The Board of Governors of Florida Citizens met on June 22, 2016 for the purpose of setting rates for 2017. As you know, the property insurance market in Florida has been in crisis mode lately, largely due to a substantial rise in water damage claims and abuses of the Assignment of Benefits (AOB) provisions in Property policies. I wrote about this problem back in May.
Florida Citizens Board Approves 6.8% Rate Increase
The Board unanimously approved the rate increase of 6.8%, for all personal lines policies. The rate increase for commercial lines policies is going to be 9.0%. This rate increase will be filed with the Office of Insurance Regulation and take effect February 1, 2017.
Scope of Rate Analysis
The Board of Florida Citizens must comply with the scope of analysis according to Florida statutes. The statutes require that all rate changes follow these criteria:
- Comply with the requirement in Florida law that Citizens recommend actuarially sound rates
- The recommended rates are not excessive, inadequate or unfairly discriminatory, and meet the requirements of U.S. Actuarial Standards of Practice except where Florida law supersedes such standards
- Comply with the statutory “glide path”
- Considers the Florida Public Hurricane Model, as required by law
- Include an appropriate charge to pass through the Florida Hurricane Catastrophe Fund Rapid Cash build-up
What is the Florida Citizens Glide Path?
If one looks back at the history of ratemaking for Florida Citizens, you will see the process has changed over the years. Between 2004 (the last year of major hurricane activity in the State) and 2006, rates increased dramatically. In response to voters’ outcry, the Florida Legislature froze Citizens rates at 2006 levels, starting in 2006.
The “Glide Path” started in 2010. This statute mandates that rates could not increase by more than 10% per year for any one individual policyholder. This is not an average, but applies at the policy-level analysis.
This Glide Path has created a two-part rate standard for Citizens:
- Actuarial Soundness: Calculate the indicated rate using actuarial standards on the same basis as a private insurance company.
- 10% Statutory Limit: Regardless of the amount of indicated rate increase under (1), the rate increase must comply with the limitation that no individual policyholder can be required to pay a rate increase of no more than 10%.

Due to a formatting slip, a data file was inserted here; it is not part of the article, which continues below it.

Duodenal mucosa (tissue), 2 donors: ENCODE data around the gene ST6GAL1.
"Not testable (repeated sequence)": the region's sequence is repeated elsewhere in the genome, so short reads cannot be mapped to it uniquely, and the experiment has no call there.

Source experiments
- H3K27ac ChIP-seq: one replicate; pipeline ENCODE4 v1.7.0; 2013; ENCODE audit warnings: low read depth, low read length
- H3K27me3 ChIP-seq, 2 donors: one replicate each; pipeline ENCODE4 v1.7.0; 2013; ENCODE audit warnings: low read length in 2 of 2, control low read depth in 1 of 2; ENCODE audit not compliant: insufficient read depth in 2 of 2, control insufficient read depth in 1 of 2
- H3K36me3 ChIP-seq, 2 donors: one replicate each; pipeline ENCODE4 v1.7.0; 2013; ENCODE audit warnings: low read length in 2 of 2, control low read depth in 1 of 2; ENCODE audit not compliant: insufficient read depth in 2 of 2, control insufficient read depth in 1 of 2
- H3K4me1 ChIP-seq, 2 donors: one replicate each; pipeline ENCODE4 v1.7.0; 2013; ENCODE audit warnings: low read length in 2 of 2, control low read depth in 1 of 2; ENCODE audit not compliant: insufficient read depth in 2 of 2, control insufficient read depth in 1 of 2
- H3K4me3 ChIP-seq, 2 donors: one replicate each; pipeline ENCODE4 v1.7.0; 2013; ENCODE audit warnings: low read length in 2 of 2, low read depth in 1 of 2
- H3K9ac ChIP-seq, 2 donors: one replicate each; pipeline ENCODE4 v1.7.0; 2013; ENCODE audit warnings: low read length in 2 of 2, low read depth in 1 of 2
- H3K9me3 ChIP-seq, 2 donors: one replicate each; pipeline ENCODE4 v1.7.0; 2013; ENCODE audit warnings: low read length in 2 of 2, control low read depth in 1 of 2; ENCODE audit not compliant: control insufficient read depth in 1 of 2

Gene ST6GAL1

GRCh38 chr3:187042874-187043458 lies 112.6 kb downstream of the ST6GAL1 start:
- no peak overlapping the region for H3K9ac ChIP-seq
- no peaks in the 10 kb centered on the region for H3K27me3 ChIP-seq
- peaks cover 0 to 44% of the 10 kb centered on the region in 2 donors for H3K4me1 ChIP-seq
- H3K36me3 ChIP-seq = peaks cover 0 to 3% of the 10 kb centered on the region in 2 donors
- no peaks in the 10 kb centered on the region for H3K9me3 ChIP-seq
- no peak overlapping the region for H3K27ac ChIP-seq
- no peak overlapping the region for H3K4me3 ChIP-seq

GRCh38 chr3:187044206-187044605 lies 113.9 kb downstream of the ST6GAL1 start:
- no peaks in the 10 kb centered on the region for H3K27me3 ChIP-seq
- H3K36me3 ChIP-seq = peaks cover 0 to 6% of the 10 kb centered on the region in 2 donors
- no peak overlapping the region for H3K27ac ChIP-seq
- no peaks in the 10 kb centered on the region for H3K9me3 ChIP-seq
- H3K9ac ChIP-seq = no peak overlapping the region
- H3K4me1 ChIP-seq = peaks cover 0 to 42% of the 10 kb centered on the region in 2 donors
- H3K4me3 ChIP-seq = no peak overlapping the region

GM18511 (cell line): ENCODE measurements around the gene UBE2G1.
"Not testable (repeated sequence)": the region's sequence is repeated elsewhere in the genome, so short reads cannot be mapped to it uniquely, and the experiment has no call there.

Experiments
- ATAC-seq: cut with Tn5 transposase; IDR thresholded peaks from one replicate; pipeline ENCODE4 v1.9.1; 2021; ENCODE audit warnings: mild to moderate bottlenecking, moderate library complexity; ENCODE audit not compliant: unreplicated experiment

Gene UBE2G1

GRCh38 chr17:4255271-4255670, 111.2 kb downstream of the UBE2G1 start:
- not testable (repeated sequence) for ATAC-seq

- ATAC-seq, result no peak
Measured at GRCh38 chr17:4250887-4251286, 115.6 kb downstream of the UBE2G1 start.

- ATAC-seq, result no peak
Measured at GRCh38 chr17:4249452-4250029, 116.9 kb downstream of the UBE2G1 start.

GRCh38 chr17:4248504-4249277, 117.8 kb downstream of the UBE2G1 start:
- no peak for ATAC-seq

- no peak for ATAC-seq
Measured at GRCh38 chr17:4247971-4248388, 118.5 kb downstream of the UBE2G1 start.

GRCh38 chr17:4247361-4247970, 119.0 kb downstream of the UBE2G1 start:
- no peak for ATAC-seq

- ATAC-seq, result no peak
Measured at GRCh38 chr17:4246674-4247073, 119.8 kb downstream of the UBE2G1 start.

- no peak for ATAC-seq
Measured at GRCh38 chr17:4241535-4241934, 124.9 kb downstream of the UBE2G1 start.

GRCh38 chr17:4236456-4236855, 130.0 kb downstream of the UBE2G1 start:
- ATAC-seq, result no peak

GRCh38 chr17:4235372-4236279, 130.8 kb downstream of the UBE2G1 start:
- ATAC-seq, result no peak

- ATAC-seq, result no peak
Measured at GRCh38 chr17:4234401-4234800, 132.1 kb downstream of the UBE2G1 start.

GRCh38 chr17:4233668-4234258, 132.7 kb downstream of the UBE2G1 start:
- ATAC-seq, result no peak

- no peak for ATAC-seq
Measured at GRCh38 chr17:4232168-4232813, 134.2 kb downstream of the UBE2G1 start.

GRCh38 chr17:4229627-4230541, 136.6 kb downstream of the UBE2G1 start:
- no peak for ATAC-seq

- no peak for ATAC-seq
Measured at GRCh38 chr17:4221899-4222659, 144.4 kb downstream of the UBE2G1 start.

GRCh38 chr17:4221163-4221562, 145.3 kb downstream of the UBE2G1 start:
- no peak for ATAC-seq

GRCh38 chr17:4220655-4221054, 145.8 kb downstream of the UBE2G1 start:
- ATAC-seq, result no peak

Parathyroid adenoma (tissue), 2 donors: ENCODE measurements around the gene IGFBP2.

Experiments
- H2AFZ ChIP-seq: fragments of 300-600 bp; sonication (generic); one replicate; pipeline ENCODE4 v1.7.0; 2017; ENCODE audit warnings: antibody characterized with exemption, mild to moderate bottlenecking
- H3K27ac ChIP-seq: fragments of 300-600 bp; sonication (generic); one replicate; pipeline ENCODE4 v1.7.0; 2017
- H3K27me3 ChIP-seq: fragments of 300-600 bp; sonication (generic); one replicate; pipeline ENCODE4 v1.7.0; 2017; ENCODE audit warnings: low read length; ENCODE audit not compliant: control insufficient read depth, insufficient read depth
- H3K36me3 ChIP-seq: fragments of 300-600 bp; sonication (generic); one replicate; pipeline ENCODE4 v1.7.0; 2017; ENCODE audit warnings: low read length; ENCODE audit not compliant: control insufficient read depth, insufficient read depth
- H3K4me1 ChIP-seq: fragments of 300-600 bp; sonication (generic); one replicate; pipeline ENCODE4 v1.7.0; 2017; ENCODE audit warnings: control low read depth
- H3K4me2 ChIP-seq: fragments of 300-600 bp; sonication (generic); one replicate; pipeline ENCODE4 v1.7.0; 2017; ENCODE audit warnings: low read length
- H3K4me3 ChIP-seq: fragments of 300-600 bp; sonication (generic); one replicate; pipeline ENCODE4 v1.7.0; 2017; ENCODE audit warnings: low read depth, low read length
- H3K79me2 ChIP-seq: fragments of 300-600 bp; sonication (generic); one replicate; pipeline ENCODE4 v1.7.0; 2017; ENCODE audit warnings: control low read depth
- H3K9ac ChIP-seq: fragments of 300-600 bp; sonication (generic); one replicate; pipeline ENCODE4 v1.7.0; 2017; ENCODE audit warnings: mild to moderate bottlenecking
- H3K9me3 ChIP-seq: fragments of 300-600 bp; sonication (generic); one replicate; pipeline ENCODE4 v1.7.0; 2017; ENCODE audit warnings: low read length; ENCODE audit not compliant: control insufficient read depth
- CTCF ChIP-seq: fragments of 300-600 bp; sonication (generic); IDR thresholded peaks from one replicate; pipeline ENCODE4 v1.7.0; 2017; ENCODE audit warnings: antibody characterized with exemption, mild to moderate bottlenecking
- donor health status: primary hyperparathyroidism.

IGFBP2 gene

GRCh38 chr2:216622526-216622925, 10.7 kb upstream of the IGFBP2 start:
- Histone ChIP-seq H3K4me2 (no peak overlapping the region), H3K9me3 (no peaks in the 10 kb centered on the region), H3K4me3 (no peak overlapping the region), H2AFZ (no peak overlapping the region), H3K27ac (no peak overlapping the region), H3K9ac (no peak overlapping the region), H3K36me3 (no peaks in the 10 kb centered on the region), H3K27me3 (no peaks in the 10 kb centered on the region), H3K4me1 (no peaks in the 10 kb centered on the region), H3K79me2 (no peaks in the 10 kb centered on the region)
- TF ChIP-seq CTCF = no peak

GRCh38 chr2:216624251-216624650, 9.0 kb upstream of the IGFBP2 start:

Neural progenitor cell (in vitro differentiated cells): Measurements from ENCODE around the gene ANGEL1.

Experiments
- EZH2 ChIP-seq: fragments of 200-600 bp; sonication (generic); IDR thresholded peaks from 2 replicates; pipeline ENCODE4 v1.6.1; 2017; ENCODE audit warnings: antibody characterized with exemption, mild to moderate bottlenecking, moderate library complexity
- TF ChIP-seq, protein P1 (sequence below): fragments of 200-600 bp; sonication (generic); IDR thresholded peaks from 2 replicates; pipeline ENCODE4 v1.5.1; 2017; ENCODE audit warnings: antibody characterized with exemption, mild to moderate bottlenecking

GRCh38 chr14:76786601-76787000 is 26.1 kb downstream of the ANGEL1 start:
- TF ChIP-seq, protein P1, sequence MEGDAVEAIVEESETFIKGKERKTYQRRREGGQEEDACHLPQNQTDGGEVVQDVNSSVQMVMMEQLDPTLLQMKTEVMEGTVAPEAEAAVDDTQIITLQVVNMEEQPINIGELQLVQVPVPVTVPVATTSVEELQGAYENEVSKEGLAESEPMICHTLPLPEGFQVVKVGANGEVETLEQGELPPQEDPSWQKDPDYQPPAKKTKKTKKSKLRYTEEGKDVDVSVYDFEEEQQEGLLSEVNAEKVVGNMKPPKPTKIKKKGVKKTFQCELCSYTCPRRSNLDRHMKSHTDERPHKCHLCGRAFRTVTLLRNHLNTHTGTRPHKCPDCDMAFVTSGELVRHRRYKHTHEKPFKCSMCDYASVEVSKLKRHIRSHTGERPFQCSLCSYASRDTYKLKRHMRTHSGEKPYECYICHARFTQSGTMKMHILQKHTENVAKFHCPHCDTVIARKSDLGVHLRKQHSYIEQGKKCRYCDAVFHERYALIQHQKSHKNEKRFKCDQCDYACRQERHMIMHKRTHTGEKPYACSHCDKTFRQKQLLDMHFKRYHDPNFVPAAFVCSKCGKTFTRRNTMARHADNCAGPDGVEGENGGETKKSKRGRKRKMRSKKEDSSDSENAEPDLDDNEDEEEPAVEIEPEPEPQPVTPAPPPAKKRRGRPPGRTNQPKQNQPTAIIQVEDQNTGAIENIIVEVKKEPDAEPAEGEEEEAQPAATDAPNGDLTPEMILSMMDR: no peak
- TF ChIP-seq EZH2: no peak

This cap on its face may seem equitable, it has the unintended consequence of suppressing rates in high hazard locations. Over time it can create a substantial build-up of rate inadequacy during times of rapid increases in loss costs.
The Looming Problem of AOB
As I had written in my post on AOB back in May, the indicated actuarial analysis of loss costs would indicate a required rate increase of something in the range of +60%. The analysis of recommended rate increases by the Florida Citizens actuaries concluded that a rate change of 64.7% is needed for residential policies, and 46.8% for commercial policies. If nothing is done about the problem of non-storm water damage claims and Assignment of Benefits abuses, it won’t be many more years before Citizens rates are woefully inadequate.
In the 2017 Recommended Rate Filing Executive Summary, the Actuarial and Underwriting Committee reported that the pressure on rates from water damage claims is mounting. In 2013, the average annual cost of water damage per policy was $551, and in 2015 it was $1,156. Furthermore, this was just the state average. In the tri-county region the loss cost was even higher. They concluded that the water-only rate increase indication is now 300%. This is the driver behind the substantial overall indicated rate increases.
The Florida Legislature Needs to Take Action
Consequently, the pressure on rate adequacy and the “glide path” means that the Legislature is going to have to take steps to curb abuses from AOB. Otherwise, the financial soundness of Florida Citizens will be in peril.
What do you think? How long can the situation stand before either Florida Citizens is put in financial jeopardy or the Florida Legislation takes action to correct the situation?
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